essays tzaddik stories

the rebbe and the wise little children

A friend and colleague posted this quote from Arthur Green on his blog and so, of course, I’ve struggled with it. Which is better than saying, yet again, that it pissed me off:

“We would understand the entire course of evolution from the simplest life forms millions of years ago, to the great complexity of the human brain (still only barely understood) and proceeding onward into the unknown future, to be a meaningful process. There is a One…and that One is Being itself, the constant in the endlessly changing evolutionary parade. Viewed from our end of the process, the search that leads to discovery of that One is our human quest for meaning. But turned around, seen from the perspective of the constantly evolving life energy, evolution can be seen as an ongoing process of revelation or self-manifestation. We discover; it reveals. […] Our task … is not to offer counterscientific explanations for the origin of life. Our task is to notice, to pay attention to, the incredible wonder of it all, and to find [the Eternal] in that moment of paying attention.” from Arthur Green, Radical Judaism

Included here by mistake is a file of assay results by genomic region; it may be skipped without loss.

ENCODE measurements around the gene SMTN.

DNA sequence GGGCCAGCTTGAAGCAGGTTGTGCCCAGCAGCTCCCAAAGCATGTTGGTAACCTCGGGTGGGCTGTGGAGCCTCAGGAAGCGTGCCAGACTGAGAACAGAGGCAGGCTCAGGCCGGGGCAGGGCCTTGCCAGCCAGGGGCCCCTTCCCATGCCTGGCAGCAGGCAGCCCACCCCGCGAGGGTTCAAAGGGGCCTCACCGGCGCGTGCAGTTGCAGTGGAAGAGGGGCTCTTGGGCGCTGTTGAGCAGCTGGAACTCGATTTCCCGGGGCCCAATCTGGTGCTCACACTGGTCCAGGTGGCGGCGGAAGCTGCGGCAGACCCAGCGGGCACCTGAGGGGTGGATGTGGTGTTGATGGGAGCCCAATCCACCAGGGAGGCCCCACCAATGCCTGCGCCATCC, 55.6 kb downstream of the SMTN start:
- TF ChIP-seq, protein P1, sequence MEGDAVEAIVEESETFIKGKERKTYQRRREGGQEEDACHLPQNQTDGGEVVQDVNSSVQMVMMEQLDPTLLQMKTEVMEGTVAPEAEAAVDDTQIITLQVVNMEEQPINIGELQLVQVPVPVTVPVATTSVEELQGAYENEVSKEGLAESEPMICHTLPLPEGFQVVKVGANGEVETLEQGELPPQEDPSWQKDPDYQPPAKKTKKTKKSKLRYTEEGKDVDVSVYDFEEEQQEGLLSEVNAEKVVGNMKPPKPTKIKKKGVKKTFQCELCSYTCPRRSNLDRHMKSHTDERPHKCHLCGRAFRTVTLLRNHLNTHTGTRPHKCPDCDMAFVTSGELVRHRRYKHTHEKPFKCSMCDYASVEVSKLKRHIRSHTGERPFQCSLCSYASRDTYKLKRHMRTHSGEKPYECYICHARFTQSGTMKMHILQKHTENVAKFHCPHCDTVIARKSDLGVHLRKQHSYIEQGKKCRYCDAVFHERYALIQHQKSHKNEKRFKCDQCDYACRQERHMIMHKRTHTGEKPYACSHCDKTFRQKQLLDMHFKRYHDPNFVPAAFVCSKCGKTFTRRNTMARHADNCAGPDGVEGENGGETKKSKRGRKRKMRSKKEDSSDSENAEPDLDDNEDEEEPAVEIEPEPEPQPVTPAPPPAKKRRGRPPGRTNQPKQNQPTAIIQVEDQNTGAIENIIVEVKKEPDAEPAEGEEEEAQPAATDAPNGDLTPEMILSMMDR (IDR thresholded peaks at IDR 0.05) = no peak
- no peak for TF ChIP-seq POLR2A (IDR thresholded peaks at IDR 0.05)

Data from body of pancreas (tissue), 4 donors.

R was about 14 when she participated in that thoroughly non-Jewish (but keep ’em in the fold) institution known as Confirmation classes. It was another case where she begged me to force her to go, and I refused. Angrily, she signed herself up for the sole reason that maybe just maybe she would regret not having gone in some distant adulthood incarnation. I am happy to report, she has not yet reached that state of mind.

At that time, all the synagogues in the City formed a consortium so that the Jewish teens from all the various congregations could mix it up, study together, and be exposed to other (Jewish) points of view. She and her buddy found themselves, for the first time in their lives, in the clutches of rabid Orthodoxy (excuse the horrid pun). The rebbe expounding in front of them was passionate about Bireishit. Well, okay, so am I. But he was insisting that every word was to be taken literally.